For people in the 15-24 age group, he [Eric Boorstin, a senior at Princeton] found a significant negative correlation between Internet adoption and CD sales. For people in all of the age groups older than 25, he found the opposite—a significant positive correlation between Internet adoption and CD sales. Overall, the correlation was significantly positive—metro areas with higher rates of Internet adoption had significantly higher CD sales.
The explanation cannot be that higher income predicts both Internet adoption and CD sales; remember that Eric controlled for differences in income. There must be something about Internet access, other than income, that correlates with CD purchasing. Perhaps it's filesharing; perhaps it's something else; or perhaps it's a combination of both. Overall, each additional Internet user in a metro area correlated with 3.5 additional CDs sold.
Now today, he [Felton] has published his Grand Unified Theory:
The Grand Unified Theory explains the study results by breaking down the users of filesharing into two subpopulations, which I will call Free-riders and Samplers.
Free-riders are generally young. They have few if any moral qualms about filesharing, and they tend to assume that others feel the same way. They use filesharing to accumulate libraries of music, as an alternative to buying CDs.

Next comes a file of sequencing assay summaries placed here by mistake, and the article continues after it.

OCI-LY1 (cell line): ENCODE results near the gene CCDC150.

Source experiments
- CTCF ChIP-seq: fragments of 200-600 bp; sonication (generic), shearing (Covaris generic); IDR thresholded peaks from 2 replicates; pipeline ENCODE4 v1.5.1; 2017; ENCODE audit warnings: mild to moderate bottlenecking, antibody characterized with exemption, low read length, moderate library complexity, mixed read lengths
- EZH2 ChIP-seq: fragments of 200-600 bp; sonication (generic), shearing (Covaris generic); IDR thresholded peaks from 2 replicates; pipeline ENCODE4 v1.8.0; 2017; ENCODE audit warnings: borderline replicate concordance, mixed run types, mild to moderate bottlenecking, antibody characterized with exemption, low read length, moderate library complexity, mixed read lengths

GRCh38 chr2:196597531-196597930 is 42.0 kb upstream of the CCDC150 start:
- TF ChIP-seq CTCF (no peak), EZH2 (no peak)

Samplers are generally older and more risk-averse. They are highly engaged with cultural products of all sorts. They are morally conflicted about filesharing, and use it mostly to download songs that either aren't for sale, or that they don't value enough to pay for. They buy music that they really like, and filesharing causes them to find more music they like, so it tends to increase their CD purchases.
I'm not sure if this explanation will hold up, but I have a very hard time believing that file-sharing doesn't result in more CD sales, and that record companies actually promoting file-sharing wouldn't result in many more CD sales.